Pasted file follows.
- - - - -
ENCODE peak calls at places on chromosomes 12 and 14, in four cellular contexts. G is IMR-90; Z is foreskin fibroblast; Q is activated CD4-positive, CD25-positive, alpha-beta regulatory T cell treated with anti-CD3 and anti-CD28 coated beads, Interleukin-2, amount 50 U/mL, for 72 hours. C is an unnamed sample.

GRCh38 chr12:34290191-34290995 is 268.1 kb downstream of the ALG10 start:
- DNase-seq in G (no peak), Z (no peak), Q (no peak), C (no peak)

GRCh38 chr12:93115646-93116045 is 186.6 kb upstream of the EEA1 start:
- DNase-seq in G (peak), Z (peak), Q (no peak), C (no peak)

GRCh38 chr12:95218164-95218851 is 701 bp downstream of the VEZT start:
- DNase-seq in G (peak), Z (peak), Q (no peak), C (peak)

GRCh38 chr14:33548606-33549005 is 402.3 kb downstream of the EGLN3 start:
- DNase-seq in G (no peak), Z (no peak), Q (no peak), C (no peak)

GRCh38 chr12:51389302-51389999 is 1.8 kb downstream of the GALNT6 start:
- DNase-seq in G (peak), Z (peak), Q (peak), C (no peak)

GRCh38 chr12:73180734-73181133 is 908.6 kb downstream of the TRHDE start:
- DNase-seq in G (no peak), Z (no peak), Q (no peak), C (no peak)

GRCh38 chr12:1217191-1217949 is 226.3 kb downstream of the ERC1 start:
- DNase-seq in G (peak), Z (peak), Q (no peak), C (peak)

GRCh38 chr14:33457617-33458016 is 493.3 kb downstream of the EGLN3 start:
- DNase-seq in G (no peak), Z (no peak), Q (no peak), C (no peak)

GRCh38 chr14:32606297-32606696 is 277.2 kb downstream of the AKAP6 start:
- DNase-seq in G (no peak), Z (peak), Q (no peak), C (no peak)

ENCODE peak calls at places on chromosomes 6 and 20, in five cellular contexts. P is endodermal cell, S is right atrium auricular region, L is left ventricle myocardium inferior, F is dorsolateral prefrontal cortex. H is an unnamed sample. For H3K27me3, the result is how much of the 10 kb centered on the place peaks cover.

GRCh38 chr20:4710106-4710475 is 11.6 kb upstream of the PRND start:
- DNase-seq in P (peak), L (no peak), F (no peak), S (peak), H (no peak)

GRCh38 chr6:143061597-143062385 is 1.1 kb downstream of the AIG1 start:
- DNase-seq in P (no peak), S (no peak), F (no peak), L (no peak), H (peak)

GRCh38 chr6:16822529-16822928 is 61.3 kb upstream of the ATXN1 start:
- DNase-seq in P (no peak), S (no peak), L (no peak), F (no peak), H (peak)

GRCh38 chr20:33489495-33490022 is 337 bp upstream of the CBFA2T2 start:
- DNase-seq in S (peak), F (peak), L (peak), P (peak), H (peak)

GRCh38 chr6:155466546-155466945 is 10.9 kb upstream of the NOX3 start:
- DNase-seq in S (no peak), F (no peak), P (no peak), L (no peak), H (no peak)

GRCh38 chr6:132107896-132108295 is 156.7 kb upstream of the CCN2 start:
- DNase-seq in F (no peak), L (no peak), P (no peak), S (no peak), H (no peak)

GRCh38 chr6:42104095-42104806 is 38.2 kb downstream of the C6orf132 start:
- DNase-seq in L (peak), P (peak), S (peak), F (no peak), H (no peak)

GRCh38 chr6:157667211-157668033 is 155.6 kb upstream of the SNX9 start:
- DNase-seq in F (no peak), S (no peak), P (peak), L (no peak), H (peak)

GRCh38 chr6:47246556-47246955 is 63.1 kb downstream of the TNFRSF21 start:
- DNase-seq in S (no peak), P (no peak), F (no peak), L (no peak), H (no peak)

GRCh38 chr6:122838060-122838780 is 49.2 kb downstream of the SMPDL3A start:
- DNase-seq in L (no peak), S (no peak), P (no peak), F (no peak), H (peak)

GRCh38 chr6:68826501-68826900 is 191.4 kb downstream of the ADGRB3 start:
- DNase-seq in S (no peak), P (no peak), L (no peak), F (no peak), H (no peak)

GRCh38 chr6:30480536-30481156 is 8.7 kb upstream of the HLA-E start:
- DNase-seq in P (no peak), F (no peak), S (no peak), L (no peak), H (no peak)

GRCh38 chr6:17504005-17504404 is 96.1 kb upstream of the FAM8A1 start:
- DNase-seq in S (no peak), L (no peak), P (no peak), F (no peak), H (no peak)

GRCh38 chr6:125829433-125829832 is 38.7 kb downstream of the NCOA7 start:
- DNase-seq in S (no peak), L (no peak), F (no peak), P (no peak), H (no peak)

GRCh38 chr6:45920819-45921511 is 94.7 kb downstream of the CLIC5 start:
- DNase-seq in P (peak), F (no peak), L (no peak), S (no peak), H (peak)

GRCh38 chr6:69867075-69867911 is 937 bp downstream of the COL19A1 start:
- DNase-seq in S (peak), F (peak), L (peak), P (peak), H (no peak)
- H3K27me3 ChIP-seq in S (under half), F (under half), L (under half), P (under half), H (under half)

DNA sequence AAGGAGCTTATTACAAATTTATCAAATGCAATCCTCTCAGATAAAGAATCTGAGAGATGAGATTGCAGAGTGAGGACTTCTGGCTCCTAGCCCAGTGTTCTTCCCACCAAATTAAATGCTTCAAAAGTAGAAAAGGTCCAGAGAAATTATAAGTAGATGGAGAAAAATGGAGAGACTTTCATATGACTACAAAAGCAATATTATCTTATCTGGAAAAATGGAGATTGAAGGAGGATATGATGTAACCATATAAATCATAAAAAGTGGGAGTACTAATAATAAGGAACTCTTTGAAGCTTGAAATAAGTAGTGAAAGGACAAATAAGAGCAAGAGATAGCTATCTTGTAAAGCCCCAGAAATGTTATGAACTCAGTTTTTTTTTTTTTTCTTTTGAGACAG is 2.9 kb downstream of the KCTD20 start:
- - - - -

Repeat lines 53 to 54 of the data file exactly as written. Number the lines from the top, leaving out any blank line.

- H3K27me3 ChIP-seq in S (under half), F (under half), L (under half), P (under half), H (under half)

DNA sequence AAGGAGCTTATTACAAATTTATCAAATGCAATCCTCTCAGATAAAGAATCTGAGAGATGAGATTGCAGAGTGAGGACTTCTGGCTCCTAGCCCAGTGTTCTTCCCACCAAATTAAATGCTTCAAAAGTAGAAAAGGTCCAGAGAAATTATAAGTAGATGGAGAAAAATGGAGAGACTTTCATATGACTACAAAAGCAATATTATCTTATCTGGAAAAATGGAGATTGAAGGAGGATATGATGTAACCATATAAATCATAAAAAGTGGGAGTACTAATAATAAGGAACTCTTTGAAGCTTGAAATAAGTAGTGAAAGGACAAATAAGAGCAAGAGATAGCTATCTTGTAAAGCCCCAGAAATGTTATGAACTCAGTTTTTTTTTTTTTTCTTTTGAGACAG is 2.9 kb downstream of the KCTD20 start: